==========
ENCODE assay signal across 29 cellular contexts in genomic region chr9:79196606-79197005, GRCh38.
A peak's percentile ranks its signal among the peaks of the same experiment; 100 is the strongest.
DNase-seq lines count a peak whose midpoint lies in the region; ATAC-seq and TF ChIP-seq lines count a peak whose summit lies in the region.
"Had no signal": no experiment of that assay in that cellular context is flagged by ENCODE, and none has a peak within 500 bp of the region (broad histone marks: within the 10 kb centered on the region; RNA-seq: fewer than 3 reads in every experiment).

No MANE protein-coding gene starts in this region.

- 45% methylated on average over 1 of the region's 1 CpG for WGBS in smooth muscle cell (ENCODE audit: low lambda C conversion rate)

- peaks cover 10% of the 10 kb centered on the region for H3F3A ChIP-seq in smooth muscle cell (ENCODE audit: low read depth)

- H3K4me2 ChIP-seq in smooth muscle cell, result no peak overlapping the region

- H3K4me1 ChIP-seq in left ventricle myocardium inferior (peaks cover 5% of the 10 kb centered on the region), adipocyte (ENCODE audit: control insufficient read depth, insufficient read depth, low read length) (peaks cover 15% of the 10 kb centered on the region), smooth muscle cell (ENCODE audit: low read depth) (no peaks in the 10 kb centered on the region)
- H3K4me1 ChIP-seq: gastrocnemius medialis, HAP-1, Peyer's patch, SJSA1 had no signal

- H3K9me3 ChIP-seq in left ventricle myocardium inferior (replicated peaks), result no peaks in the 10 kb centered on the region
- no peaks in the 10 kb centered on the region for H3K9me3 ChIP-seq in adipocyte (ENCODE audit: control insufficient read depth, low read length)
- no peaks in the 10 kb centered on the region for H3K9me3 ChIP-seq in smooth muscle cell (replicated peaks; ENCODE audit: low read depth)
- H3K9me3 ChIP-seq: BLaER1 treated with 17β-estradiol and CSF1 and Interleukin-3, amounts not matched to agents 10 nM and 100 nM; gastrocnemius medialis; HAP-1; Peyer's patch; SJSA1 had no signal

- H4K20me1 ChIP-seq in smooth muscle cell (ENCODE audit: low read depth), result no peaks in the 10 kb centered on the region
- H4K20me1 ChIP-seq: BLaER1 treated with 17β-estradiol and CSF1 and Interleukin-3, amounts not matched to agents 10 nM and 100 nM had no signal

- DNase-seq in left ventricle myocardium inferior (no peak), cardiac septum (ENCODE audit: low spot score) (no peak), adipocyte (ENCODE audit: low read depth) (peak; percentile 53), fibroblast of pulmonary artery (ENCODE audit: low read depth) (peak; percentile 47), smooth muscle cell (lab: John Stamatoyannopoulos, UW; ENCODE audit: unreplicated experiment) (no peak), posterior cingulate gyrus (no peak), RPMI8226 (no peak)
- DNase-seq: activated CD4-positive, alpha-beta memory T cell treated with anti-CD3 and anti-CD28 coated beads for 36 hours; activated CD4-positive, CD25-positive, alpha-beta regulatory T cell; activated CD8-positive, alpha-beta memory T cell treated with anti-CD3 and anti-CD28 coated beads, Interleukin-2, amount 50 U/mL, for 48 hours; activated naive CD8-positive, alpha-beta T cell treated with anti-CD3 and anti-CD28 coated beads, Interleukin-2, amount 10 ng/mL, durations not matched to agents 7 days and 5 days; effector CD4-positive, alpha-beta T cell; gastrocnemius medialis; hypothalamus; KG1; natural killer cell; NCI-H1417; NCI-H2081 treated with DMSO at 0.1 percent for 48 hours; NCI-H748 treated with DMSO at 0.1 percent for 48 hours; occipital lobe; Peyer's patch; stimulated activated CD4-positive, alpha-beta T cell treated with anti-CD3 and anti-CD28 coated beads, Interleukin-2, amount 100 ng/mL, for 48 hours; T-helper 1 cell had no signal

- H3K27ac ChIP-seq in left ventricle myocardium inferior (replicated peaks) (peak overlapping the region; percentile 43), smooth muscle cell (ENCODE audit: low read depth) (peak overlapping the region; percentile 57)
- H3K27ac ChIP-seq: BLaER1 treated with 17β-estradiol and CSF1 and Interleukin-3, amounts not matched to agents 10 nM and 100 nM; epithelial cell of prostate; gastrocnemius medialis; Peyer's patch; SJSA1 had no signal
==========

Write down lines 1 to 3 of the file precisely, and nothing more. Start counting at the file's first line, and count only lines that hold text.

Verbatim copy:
ENCODE assay signal across 29 cellular contexts in genomic region chr9:79196606-79197005, GRCh38.
A peak's percentile ranks its signal among the peaks of the same experiment; 100 is the strongest.
DNase-seq lines count a peak whose midpoint lies in the region; ATAC-seq and TF ChIP-seq lines count a peak whose summit lies in the region.